The Colorado Chapter of the American Academy of Pediatrics reports that between October 2009 and December 2011, 14 children were admitted to Children’s Hospital for accidental ingestion of marijuana. In January of this year a junior high school student in Loveland brought weed brownies into school to share with classmates. Even veterinarians are reporting a rise in accidental marijuana ingestion among pets. These stories and statistics highlight the unique dangers posed by edibles. Most children are taught at a very young age to never take medicine not given to them by parents or doctors. What makes a parent’s life a little easier
boring and generic food names, like “Medical Cannabis Brownie.” The phrase, “medical cannabis,” is required on all such packages, as is a warning to keep the product away from children. Arizona Senator Kimberly Yee, believing that edibles in her state are being marketed toward children, has introduced legislation that would require similar warning labels. In 2011, Republican Cindy Acree, citing her concern for Colorado’s children, proposed a ban on edible marijuana products. The bill was abandoned after strong opposition from marijuana advocates, but later Colorado passed a law requiring the use of child-proof packaging and child safety warning labels.
How existing labeling and packaging laws should be amended
will be more widely available; thus, the time for a discussion on child safety is now.
Now that edibles are legal, the debate is now being reframed as a question of who bears the burden of responsibility for child safety; manufacturers or parents. Michele M. Clark, a family and business lawyer in Boulder, believes it should be balanced; “I think it’s the responsibility of both parents and manufacturers, to the extent that the packaging needs to be at least something that is child-resistant when it leaves the store. That’s very important. It’s also important for the parent to know how to store the edible safely in their home. Ideally, keep the packaging on it that says ‘this is a medicinal product for adult use only.’” Susan Squibb, on
Latest Ridiculous Numbers
House Bill.............1114
Nanograms.................5
INSIDE
Let’s Grow Some Trees!
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Full Text

PAGE 1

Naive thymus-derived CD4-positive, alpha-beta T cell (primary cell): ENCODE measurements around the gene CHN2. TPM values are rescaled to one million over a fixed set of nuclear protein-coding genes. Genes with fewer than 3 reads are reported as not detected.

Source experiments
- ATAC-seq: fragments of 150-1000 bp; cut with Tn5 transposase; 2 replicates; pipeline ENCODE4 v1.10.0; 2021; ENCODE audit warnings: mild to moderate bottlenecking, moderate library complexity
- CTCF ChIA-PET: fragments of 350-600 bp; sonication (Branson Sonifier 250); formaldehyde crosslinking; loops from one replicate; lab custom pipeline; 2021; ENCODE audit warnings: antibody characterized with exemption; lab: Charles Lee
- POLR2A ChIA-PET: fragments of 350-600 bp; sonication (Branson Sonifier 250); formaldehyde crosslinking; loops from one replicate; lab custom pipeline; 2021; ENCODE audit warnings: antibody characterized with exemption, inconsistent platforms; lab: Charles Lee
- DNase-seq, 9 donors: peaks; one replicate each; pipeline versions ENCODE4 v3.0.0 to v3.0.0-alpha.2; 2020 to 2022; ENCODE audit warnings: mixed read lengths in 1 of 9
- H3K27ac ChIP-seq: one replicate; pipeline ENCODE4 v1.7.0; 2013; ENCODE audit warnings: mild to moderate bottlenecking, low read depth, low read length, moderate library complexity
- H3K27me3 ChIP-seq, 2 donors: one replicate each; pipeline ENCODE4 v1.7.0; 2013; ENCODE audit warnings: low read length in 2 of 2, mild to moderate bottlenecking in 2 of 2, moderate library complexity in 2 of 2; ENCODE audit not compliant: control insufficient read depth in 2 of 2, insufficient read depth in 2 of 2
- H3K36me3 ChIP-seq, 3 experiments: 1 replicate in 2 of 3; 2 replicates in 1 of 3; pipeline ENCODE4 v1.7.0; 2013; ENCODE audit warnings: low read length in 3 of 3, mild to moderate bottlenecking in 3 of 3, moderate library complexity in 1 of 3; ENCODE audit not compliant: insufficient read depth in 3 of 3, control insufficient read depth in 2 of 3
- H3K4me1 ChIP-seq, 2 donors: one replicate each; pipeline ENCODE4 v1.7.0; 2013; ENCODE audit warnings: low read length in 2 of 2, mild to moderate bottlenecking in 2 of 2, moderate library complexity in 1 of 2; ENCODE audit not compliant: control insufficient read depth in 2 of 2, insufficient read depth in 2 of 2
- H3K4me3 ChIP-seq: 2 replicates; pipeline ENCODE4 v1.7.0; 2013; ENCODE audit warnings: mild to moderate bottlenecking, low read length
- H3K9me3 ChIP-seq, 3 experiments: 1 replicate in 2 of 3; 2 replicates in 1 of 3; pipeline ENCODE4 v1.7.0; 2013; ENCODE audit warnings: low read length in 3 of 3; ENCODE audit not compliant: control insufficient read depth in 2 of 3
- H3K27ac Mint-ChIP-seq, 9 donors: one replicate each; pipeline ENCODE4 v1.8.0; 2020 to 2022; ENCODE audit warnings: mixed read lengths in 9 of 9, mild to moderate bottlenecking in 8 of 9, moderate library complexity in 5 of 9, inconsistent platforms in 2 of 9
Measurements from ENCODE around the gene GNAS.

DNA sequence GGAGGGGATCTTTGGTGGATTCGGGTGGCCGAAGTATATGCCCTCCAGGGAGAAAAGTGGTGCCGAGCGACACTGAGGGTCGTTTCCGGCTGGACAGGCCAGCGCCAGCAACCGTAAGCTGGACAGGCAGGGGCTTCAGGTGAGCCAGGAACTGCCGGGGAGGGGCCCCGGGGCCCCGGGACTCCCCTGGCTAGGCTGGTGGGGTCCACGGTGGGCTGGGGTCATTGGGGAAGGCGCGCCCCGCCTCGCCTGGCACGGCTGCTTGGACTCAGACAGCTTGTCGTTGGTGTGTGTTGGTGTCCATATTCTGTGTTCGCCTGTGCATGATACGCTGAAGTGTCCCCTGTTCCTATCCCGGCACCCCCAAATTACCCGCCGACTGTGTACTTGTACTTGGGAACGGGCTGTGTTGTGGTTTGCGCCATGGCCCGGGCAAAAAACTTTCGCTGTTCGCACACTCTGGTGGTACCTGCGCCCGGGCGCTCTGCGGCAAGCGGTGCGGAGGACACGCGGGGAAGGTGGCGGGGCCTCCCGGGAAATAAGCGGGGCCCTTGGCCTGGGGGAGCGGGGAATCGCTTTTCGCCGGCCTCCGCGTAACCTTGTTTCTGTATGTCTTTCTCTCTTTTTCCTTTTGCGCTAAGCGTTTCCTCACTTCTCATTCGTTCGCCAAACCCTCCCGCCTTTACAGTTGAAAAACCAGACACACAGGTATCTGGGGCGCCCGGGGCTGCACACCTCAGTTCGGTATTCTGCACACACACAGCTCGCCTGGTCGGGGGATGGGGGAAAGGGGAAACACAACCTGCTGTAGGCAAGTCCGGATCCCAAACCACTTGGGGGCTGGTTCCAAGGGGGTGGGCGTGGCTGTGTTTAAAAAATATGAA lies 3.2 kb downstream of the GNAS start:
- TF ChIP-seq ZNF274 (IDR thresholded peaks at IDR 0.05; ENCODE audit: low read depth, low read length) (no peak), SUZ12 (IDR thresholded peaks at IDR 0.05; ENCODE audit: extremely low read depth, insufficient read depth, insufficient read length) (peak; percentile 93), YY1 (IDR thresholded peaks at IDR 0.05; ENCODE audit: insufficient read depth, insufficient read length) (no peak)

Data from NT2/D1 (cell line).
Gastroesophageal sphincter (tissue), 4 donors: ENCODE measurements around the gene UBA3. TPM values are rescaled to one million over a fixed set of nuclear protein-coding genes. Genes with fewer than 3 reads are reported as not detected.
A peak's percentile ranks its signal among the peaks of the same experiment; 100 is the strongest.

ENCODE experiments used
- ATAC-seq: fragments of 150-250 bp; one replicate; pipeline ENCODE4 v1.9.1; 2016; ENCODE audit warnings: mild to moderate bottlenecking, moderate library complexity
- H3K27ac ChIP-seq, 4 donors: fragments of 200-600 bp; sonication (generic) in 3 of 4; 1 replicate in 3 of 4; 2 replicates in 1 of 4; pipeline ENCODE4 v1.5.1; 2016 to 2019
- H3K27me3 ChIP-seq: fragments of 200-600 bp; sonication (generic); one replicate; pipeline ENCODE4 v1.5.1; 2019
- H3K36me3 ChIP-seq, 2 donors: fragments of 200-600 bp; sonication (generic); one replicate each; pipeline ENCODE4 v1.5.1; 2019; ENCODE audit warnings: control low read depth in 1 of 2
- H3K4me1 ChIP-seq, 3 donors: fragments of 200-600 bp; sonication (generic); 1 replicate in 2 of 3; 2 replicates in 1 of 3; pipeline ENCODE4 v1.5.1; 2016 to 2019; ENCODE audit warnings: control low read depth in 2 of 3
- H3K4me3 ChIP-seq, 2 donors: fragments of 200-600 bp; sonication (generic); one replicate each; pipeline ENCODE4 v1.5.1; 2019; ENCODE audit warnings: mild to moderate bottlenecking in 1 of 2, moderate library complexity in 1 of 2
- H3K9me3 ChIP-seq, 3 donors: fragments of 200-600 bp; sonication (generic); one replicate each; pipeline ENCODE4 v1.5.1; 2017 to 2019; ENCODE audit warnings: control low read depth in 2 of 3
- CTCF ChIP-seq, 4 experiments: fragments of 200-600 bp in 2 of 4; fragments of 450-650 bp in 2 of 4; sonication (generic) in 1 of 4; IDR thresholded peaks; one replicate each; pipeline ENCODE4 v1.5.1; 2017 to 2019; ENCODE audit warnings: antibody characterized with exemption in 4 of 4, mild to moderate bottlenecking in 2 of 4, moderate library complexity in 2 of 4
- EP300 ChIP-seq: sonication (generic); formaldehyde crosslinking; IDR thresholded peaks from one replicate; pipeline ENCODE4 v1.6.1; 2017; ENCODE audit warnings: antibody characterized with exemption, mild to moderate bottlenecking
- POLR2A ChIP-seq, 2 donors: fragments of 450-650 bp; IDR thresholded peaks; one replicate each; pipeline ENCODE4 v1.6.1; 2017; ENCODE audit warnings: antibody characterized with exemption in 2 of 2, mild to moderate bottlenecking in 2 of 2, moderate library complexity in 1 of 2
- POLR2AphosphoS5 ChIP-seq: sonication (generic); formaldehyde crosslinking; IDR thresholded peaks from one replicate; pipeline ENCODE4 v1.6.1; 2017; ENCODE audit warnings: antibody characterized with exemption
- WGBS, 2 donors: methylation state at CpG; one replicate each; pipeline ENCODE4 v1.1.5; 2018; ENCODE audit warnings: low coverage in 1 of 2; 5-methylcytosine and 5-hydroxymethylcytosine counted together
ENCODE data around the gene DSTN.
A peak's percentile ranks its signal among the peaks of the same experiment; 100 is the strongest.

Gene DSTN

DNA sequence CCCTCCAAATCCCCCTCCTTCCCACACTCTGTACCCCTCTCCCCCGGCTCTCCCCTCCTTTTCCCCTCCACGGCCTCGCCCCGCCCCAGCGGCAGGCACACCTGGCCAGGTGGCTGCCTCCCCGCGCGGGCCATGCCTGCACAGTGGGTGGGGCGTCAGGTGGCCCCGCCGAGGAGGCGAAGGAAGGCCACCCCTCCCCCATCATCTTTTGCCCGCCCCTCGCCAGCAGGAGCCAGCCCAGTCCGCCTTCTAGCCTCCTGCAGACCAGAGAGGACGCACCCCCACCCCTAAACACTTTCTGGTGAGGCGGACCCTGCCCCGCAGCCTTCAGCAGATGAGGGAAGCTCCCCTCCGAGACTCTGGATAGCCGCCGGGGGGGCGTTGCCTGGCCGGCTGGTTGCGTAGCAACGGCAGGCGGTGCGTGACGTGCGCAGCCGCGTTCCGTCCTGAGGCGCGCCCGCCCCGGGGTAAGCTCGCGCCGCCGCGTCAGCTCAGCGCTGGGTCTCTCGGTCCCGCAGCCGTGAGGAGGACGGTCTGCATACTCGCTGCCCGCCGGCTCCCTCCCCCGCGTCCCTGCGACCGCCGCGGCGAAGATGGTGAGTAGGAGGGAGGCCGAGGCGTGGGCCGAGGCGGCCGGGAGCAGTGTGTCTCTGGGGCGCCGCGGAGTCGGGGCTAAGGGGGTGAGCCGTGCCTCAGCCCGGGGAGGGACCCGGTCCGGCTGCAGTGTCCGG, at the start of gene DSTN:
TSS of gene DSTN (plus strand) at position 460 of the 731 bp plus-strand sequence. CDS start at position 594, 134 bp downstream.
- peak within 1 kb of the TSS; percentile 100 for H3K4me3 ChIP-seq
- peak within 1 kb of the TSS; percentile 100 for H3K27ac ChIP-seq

. Parentin by R. T. CARRIERO Doobie Staff In July 2012 a three-year-old boy in Murietta , California ate one his grandma's cookies. Unfortunately, it was infused with marijuana; the boy ' s grandmother is a canc er pa t i ent and had a prescription. By the time family me mbers discovered w hat he had don e, the boy was unconscious and could not be awak e ned. They ru s h e d him to the hospital where be was a dmitted to the intens i ve care unit. He recove r e d with no lasting effects, b ut the ex p erience was no less a harrowing ord ea l f o r him and h i s fa mily. Personally , as a n MMJ pat i e nt, I know how strong edibles can be and I s hudd e r at the t h ought o f the disc omfort and pa ni c that the in the Stoned Age is that medicine usually comes in is, no doubt, one of the many pill form in easily recognizable concerns that must be addressed by plastic, child-proof bottles. the Amendment 64 task force. The Edible pot, . on the other hand, passage of the amendment raises looks and tastes l ike f ood or c andy. th e sta k es o n this iss ue. Thos e o ve r Thus a chil d con fron ted wi _ th a pot 21 are now able to legally exchange brownie will not know that he or marijuanaproducts w ithoneanother . she is handling somethiz{g meant Thus , e di b les s old as me dicine at a for adults , particul a rly if he or she is di spens ary can l e gally be gi v en to too youn g to read the w a rning label. non patients . Furthermore, within a year, recreational pro d u cts will T o combat th i s dang er, so m e s tat es be leg a lly sold in Co lor ado. T hes e that a llo w me dical marijua na have prod u cts , w hic h ar e pate ntly no t passed law s s pecifying pa . c k ag in g m ed icine, w ill h ave to b e l a bel e d in and l ab e ling r e quireme n t s for a manner similar t o that of alcohol e d i bl es. S a n Fra n c i sco, for and tobacco prod u cts . For the example, require s that e d i b les b e people of Colorado, 64 means that sold in opaque pa c k a g e s with edib l es are less dangerous than alcohol. tobacco or bo y must have felt fro m a dose of boring and generic food names, marij uana that would incapacitate lik e "Medi cal Cannabis Brownie." most a du lts. T he phra se, " medical cannabis , " is The Colorado Ch a pter of the American Academy of P e diatrics reports that between Octob e r 2009 and December 2011, 14 ch i ldr en w ere admitted to Ch i ldr en ' s for accidental ingestion of m arijuana. In January of this yea r a junior high school student in Loveland brought weed brownies into school to share with classmates . Even vet e rinarians are reporting a rise in accidental marijuana ingestion among pets. These stories and statistics highlight the unique dangers posed by edibles. Most children are taught at a very young age to never take medicine not given to them by parents or doctors. What makes a parent's life a little easier required o n all such packages, as is a warning to keep the product a way from children. Arizona Senator Kimberly Yee , b e l ie v ing that edibles in her s t a t e ar e bein g marketed toward children, has introduced l e gislation that would require similar warning labels. In 2011 , R e publican Cindy Acree , citing her c o n cern for Colorado 's children, propos ed a ban on edible marijuana products. The bill was abandoned after strong opposition from marijuana advocates, but later Colorado passed a law requiring the use of child -proo f packaging and child safety warning labels. Ho w e x1stmg labeling and packaging laws should be amended will b e more widely availa bl e; t hus , th e time f or a dis cussi on o n child safety i s now . Now that ed i b les are legal , the d e b ate is now b ein g refram e d as a qu est i on of wh o be ars t h e burde n of res p onsibility for chil d s a fety; manufactur ers o r pare n ts . Michele M. Cla rk, a family and busine ss lawyer in Boulder, believes it should b e balan ce d ; "I t hink it's the r e spons i bility of both parents and m an ufacturers , to the extent that the packaging needs to be at least something that is child-resistant when it leaves the store. That's very important. It ' s also important for the parent to know how to store the edible safely in their home. Ideally , keep the pack ag ing on it that s ay s 'this is a med ic inal product for adult use only . ' " Susan Squibb, on Latest Ridiculous Numbers House Bill ............... 1114 Nanograms . . ..... . ........ 5